The Vatican just released a new document reiterating that protestant churches aren’t really churches because they don’t have apostolic succession, hence no sacraments. That’s boring–the Vatican II teaching there was pretty clear. What was interesting is that Papa Benedict felt the need to defend Vatican II against conservative catholics.
The text starts off with this:
First Question: Did the Second Vatican Council change the Catholic doctrine on the Church?
Response: The Second Vatican Council neither changed nor intended to change this doctrine, rather it developed, deepened and more fully explained it.
This was exactly what John XXIII said at the beginning of the Council. Paul VI affirmed it and commented in the act of promulgating the Constitution Lumen gentium: “There is no better comment to make than to say that this promulgation really changes nothing of the traditional doctrine. What Christ willed, we also will. What was, still is. What the Church has taught down through the centuries, we also teach. In simple terms that which was assumed, is now explicit; that which was uncertain, is now clarified; that which was meditated upon, discussed and sometimes argued over, is now put together in one clear formulation”. The Bishops repeatedly expressed and fulfilled this intention.
Now I personally love it when catholics claim their dogma isn’t reversing. It sends me back to the history books digging out anti-reformation catholic propaganda. 45 seconds of googling returned this interesting paragraph from the Council of Florence:
[The Roman Church] firmly believes, professes, and proclaims that those not living within the Catholic Church, not only pagans, but also Jews and heretics and schismatics cannot become participants in eternal life, but will depart “into everlasting fire which was prepared for the devil and his angels” [Matt. 25:41], unless before the end of life the same have been added to the flock; and that the unity of the ecclesiastical body is so strong that only to those remaining in it are the sacraments of the Church of benefit for salvation, and do fastings, almsgiving, and other functions of piety and exercises of Christian service produce eternal reward, and that no one, whatever almsgiving he has practiced, even if he has shed blood for the name of Christ, can be saved, unless he has remained in the bosom and unity of the Catholic Church.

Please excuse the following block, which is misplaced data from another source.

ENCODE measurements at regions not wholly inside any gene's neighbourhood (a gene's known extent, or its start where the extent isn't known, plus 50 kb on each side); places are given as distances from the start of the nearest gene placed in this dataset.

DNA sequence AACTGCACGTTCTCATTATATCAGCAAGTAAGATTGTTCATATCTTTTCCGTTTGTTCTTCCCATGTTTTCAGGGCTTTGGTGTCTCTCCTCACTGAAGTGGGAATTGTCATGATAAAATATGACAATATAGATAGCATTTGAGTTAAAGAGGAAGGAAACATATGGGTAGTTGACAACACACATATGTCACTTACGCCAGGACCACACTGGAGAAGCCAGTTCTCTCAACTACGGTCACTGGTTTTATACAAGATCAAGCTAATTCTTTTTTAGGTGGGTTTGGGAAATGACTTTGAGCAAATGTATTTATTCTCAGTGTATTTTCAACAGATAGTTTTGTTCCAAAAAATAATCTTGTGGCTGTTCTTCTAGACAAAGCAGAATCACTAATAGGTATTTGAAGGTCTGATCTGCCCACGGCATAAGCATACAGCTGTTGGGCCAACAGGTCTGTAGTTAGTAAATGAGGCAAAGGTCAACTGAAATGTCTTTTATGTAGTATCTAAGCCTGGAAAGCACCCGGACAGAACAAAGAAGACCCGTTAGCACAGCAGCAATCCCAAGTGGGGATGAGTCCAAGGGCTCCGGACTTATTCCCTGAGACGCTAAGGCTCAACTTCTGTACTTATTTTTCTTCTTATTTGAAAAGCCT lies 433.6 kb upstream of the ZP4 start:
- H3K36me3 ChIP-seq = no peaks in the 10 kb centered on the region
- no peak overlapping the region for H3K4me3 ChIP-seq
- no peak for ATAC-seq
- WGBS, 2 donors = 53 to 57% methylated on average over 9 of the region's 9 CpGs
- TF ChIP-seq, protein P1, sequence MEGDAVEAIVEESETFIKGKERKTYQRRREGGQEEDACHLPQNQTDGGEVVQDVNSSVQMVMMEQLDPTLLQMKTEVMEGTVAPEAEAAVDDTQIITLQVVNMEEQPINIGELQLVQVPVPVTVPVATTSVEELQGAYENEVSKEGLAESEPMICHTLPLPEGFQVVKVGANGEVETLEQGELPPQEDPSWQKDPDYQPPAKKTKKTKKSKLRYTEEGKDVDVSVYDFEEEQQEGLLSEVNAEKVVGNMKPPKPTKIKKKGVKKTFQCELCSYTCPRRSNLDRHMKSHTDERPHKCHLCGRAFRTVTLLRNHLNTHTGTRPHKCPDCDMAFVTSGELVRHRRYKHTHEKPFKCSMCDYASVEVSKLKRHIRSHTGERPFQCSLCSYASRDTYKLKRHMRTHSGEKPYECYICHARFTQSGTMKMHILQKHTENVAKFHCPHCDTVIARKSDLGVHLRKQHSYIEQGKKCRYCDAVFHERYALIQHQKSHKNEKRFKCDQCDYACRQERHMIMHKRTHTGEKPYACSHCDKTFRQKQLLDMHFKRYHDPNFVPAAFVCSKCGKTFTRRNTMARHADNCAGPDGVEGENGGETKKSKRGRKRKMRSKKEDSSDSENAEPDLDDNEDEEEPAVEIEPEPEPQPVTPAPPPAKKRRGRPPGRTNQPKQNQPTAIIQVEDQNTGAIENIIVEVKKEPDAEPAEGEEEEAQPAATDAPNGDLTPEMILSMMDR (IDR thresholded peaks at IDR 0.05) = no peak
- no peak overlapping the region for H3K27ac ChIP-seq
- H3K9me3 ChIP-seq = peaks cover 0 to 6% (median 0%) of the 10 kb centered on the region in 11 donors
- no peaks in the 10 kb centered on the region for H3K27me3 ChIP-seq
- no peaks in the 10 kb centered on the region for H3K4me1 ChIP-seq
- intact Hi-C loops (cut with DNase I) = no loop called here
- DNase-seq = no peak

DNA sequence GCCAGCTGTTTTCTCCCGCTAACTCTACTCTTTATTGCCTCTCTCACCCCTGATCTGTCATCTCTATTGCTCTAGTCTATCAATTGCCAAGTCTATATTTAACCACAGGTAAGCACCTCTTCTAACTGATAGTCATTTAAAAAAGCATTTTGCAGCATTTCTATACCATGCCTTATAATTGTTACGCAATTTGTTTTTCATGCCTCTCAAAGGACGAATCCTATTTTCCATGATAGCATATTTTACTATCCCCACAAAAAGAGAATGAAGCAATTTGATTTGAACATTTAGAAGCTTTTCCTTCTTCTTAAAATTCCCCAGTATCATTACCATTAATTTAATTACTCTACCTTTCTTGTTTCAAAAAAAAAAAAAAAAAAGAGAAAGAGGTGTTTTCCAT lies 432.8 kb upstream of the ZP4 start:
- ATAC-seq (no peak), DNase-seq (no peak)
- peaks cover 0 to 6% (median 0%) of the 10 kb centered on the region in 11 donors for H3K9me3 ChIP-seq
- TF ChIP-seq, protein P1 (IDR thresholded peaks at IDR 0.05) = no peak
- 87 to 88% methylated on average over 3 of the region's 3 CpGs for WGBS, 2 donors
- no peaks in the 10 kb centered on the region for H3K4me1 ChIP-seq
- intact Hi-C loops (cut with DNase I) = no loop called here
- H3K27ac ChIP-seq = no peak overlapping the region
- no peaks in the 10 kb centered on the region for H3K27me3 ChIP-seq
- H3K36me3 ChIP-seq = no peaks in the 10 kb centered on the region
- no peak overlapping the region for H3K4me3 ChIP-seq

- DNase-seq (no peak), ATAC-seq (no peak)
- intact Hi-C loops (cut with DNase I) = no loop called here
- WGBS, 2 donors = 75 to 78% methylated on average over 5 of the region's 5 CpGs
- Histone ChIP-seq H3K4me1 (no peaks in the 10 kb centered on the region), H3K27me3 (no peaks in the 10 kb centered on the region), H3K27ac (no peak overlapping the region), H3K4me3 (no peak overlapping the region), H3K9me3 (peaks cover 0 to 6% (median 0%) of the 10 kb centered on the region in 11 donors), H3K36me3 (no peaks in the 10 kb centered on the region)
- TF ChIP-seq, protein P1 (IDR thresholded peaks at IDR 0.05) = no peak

Now let’s compare that with the text from Papa Benedict:
“It follows that these separated churches and Communities, though we believe they suffer from defects, are deprived neither of significance nor importance in the mystery of salvation. In fact the Spirit of Christ has not refrained from using them as instruments of salvation, whose value derives from that fullness of grace and of truth which has been entrusted to the Catholic Church”.
Sometimes the spirit even uses Protestant ‘churches’ to save people. Doesn’t that beat all? It’s almost as if somebody would have expected that no protestants would have been saved. But where would a good catholic have gotten an idea like that? Well, the Council of Florence (among others) implies it. If no schismatics will go to heaven and all protestants are schismatics, then no protestants will go to heaven. It’s that simple. And indeed for generations of Tridentine catholics it was just that simple.
Fortunately nobody in the post Vatican II world believes that any more (which is all to the good). But now the Pope has the unenviable job of trying to tell everybody in the world with a straight face that this is what the Vatican has been saying all along when anybody with ten minutes and an internet connection can look at the texts and show him wrong.